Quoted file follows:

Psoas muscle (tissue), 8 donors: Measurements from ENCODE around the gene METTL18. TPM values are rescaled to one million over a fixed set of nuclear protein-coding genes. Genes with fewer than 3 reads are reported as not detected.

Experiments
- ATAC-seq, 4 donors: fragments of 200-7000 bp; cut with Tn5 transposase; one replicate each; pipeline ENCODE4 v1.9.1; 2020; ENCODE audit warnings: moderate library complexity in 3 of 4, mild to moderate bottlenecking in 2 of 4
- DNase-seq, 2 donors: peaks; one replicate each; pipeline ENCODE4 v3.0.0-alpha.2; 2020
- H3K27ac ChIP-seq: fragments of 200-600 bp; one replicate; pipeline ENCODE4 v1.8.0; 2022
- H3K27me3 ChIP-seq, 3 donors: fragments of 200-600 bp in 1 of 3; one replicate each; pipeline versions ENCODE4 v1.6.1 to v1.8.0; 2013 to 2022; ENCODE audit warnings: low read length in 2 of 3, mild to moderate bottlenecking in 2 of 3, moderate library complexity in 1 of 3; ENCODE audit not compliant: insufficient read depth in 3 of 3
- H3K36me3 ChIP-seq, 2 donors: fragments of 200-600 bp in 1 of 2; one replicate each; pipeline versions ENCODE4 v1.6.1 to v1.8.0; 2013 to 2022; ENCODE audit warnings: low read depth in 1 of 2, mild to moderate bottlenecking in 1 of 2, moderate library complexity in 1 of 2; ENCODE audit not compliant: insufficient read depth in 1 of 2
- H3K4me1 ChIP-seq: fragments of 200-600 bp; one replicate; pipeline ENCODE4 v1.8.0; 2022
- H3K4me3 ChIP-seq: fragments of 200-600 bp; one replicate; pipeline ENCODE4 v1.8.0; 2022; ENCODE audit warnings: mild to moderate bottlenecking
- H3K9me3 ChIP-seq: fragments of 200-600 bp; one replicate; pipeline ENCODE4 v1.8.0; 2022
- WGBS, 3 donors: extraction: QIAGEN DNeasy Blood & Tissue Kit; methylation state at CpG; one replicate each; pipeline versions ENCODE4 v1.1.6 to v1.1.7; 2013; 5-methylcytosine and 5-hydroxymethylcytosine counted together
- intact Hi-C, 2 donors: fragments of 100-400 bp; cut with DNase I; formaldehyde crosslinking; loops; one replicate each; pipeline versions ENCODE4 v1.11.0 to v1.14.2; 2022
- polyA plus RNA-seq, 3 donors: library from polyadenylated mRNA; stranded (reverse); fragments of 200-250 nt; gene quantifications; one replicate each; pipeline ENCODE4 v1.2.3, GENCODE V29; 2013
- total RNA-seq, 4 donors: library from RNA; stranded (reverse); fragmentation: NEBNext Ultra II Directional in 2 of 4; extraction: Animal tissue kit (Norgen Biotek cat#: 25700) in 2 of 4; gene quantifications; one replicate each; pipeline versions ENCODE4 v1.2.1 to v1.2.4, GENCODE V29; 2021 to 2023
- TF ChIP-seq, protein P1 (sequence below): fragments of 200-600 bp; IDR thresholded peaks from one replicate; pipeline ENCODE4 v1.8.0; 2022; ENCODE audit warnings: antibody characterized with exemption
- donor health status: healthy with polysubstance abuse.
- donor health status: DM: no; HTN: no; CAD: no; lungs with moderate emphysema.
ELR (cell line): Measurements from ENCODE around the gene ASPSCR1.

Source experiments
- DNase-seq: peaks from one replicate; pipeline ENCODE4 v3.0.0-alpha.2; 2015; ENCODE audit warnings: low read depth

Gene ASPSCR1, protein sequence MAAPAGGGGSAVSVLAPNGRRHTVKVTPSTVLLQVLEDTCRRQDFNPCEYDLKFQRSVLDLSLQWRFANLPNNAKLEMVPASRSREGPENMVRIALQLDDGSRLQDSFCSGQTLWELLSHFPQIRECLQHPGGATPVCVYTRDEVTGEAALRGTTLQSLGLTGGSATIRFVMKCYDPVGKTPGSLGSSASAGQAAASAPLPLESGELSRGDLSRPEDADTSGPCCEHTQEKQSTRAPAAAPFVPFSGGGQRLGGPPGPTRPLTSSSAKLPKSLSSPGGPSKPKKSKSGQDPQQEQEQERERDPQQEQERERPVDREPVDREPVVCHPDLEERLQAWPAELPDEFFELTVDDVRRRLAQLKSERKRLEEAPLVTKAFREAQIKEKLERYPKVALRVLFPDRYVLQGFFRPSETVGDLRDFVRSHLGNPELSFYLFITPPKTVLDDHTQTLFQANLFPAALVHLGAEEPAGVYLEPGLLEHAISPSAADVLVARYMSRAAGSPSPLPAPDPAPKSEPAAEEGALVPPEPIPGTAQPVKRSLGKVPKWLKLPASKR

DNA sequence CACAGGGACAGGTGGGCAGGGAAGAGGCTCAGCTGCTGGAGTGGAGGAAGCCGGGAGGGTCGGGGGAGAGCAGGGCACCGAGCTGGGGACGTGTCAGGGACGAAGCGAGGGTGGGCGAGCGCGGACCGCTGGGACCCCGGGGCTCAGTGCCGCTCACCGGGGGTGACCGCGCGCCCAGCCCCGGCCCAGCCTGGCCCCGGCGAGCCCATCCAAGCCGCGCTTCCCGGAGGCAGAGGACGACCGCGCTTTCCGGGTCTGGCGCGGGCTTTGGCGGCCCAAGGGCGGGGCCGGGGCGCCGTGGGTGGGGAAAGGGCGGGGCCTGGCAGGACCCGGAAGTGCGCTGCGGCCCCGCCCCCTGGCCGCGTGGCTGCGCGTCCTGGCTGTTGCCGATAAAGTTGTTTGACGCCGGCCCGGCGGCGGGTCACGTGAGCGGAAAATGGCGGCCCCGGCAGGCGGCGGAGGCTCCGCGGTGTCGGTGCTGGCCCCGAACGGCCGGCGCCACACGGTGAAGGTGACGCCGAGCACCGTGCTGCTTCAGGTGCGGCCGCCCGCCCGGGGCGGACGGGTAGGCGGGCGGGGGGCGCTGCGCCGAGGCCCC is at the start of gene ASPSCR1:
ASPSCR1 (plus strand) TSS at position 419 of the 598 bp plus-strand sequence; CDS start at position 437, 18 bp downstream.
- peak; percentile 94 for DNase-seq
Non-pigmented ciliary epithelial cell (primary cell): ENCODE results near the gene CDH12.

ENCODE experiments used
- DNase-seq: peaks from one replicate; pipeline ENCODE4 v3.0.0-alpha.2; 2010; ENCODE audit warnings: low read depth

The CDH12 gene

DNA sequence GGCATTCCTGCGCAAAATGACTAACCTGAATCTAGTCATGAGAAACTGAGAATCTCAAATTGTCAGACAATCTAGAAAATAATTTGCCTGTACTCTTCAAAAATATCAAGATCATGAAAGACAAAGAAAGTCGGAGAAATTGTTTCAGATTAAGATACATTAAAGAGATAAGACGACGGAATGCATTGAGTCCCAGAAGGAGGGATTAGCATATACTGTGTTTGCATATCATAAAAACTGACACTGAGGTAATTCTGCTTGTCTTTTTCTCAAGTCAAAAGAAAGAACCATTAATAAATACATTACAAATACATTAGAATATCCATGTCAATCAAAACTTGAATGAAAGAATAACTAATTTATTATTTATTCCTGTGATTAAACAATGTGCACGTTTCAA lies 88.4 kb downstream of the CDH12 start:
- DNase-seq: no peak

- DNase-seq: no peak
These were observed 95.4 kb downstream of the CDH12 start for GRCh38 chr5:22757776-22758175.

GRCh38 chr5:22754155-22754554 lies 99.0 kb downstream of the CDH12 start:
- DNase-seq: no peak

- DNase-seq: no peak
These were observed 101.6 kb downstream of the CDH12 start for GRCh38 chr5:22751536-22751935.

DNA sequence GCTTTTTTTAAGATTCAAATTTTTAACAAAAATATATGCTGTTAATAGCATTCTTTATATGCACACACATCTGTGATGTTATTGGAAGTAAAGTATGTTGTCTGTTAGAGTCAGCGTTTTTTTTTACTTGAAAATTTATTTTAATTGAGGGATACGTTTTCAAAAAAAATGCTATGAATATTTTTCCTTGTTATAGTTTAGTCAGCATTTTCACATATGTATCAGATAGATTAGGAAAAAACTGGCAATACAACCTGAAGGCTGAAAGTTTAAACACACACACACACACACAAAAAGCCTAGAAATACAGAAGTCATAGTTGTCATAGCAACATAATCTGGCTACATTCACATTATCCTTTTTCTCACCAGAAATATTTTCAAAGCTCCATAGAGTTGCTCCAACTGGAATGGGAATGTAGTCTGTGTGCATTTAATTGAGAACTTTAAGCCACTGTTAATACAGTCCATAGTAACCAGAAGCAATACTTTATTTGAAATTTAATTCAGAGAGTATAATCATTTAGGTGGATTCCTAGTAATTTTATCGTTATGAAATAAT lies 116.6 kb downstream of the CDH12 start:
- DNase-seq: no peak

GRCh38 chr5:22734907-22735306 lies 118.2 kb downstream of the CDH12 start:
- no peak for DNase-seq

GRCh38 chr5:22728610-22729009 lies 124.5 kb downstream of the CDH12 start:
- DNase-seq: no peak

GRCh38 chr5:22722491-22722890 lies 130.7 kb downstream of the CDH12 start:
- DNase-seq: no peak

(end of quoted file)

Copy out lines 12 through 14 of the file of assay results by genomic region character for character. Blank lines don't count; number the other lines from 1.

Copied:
- intact Hi-C, 2 donors: fragments of 100-400 bp; cut with DNase I; formaldehyde crosslinking; loops; one replicate each; pipeline versions ENCODE4 v1.11.0 to v1.14.2; 2022
- polyA plus RNA-seq, 3 donors: library from polyadenylated mRNA; stranded (reverse); fragments of 200-250 nt; gene quantifications; one replicate each; pipeline ENCODE4 v1.2.3, GENCODE V29; 2013
- total RNA-seq, 4 donors: library from RNA; stranded (reverse); fragmentation: NEBNext Ultra II Directional in 2 of 4; extraction: Animal tissue kit (Norgen Biotek cat#: 25700) in 2 of 4; gene quantifications; one replicate each; pipeline versions ENCODE4 v1.2.1 to v1.2.4, GENCODE V29; 2021 to 2023